The Duke Parent Guide
This film is a reminder that some of the best stories come from real life.
Parent Movie Review
There’s a British word, “dottiness”, that perfectly describes someone who is a trifle mad or eccentric. Such a man is Kempton Bunton (Jim Broadbent). The retired bus driver bounces from job to job while writing plays in his free time, hoping to see them produced on air. His real obsession, however, is his campaign to give senior citizens (Old Age Pensioners or OAPs) free TV licenses.
TV licenses are foreign to North Americans but are a fact of life in the UK. All owners of television sets are required to pay an annual fee which is dedicated to funding the operations of the BBC. Driven by his principles, Kempton Bunton goes to war with the license regime on two fronts. Personally, his refusal to pay the license fee sees him thrown in jail for a few days. On a broader scale, he mounts a public campaign, urging the government to give pensioners and veterans free TV licenses. His campaign receives little attention until a spectacular crime thrusts him into the limelight.
In 1961, the National Gallery spends £140,000 (a vast sum at the time) to purchase Goya’s portrait of the Duke of Wellington. Within weeks, the painting is stolen in what police describe as a daring heist carried out by sophisticated international art thieves. When Kempton Bunton returns the painting and confesses to the theft, his trial becomes a cause célèbre, illuminating his idealism and the plight of Britain’s poor.
The Duke is a reminder that some of the best stories come from history. Kempton Bunton was a real person, and although this film abridges and adapts the historical record, it’s based on actual events – and the court scenes come from the record. They are richly comic and clearly demonstrate why Bunton became a folk hero in his day. Surprisingly, the film isn’t the screwball comedy one might expect based on the plot; it’s more a nuanced family drama that adeptly mixes heartache and dry British humor.
The family drama gives The Duke its depth – and its problematic content issues. The Bunton family is struggling. Dorothy Bunton (Helen Mirren), preoccupied with the family’s budget and respectability, is frustrated by her husband’s chronic unemployment and embarrassed by his activism and jail time. She’s also worried about her sons and their brushes with the criminal law. The entire family grieves the long-ago death of a daughter – a loss which continues to tear at the relationship between Dorothy and Kempton.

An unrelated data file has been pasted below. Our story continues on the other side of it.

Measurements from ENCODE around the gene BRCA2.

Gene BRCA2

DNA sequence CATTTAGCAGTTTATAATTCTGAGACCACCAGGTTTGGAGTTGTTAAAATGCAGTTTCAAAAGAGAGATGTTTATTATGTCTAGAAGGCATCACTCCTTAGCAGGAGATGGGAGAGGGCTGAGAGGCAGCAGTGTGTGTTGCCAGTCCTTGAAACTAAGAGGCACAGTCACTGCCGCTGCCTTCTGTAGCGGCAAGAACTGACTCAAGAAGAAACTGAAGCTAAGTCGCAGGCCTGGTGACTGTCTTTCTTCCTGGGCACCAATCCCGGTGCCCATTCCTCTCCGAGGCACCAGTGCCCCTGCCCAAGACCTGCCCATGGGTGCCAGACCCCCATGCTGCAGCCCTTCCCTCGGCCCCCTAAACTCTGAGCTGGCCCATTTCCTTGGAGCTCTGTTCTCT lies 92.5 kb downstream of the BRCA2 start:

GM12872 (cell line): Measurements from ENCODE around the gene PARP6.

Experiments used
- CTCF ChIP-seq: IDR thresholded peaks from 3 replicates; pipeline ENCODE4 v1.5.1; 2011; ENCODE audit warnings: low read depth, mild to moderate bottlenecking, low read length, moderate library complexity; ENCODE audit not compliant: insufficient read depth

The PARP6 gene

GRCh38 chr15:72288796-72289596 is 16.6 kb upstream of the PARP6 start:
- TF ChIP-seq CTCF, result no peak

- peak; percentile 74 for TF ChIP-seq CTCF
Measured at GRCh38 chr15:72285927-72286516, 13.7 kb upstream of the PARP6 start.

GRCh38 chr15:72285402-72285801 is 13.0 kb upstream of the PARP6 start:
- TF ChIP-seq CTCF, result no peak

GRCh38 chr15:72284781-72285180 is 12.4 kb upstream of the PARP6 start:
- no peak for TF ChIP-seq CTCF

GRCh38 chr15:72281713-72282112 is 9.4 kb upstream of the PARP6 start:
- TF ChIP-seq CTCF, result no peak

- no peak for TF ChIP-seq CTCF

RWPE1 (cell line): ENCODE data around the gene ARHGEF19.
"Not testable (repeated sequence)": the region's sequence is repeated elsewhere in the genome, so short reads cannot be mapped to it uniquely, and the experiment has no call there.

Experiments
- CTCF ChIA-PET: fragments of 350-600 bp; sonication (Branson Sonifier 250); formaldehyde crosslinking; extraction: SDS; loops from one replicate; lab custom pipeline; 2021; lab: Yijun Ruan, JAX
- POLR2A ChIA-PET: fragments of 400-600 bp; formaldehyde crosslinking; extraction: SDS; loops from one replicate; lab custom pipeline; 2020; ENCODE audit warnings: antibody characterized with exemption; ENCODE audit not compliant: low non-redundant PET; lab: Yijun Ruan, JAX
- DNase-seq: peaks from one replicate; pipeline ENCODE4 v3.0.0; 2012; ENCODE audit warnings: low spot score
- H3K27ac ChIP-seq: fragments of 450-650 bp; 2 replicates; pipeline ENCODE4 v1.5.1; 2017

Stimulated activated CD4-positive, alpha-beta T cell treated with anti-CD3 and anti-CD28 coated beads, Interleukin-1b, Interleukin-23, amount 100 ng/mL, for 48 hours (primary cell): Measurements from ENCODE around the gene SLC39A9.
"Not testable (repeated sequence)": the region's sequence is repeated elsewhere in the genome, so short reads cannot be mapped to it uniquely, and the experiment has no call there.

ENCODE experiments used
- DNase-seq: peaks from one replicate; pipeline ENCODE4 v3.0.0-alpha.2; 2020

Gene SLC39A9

Despite its comic elements and family themes, The Duke contains a surprising amount of negative content. There are a half dozen completely unnecessary uses of a sexual expletive and a smattering of other curse words. There is also a scene of heavily implied sexual activity between unmarried adults. They are clothed and seen from the shoulders up, but the thrusting and panting make the activity obvious. Once again, this is unnecessary: while the escapade leads to a critical plot point, passionate kissing could have accomplished the same result. As a family movie critic, I find this intensely frustrating. The Duke is a compelling film that can prompt deep discussions with teens about means and ends, ethical relativism, activism, integrity, self-sacrifice, family loyalty, and grief, amongst other serious topics. But thanks to its well-deserved Restricted rating, the movie won’t be seen by as broad an audience as it otherwise could. That’s a disappointment because there’s a lot here to like. The performances are superb, the laughs hit home, and the story is intriguing. That Kempton Bunton’s story won’t enjoy a broader viewing audience is a real disappointment – and an avoidable one.Directed by Roger Michell. Starring Jim Broadbent, Helen Mirren, Fionn Whitehead. Running time: 96 minutes. Theatrical release April 22, 2022. Updated April 22, 2022
Watch the trailer for The Duke
Rating & Content Info
Why is The Duke rated R? The Duke is rated R by the MPAA for language and brief sexuality.
Violence: There’s mention of a person dying in a bike crash.
Sexual Content: There’s brief mention of adultery and possible pregnancy. A person mentions testicles and a slang term is used later. A man comments on a woman’s posterior. A man and woman kiss. A fully clothed couple are implied to be having sex (thrusting and panting) but they are not seen below the shoulders. A couple kiss passionately. There is brief breast nudity in the context of an art class.
Profanity: Profanity in the film includes a half dozen sexual expletives, three scatological curses, two mild swear words, and nine terms of deity. There are also mentions of male sexual anatomy, both using correct terms and crude slang. A racial slur is aimed at a Pakistani man.
Alcohol / Drug Use: Adults smoke cigarettes in several scenes. Adults drink alcohol while watching TV. Adults drink beer in a pub.
Page last updated April 22, 2022
The Duke Parents' Guide
Do you think it’s ever acceptable to break the law “for the greater good”? If so, how would you define “the greater good”? Who should have the ability to define it?
Can you think of people in history who have broken the law for good reasons? What made their decisions morally justifiable? Do you think Kempton Bunton’s behavior was equally acceptable?
For more information about the real life Kempton Bunton and the theft of the Goya portrait, you can follow these links:
Wikipedia: Kempton Bunton
BBC News: The Duke: Why my family stole a masterpiece portrait
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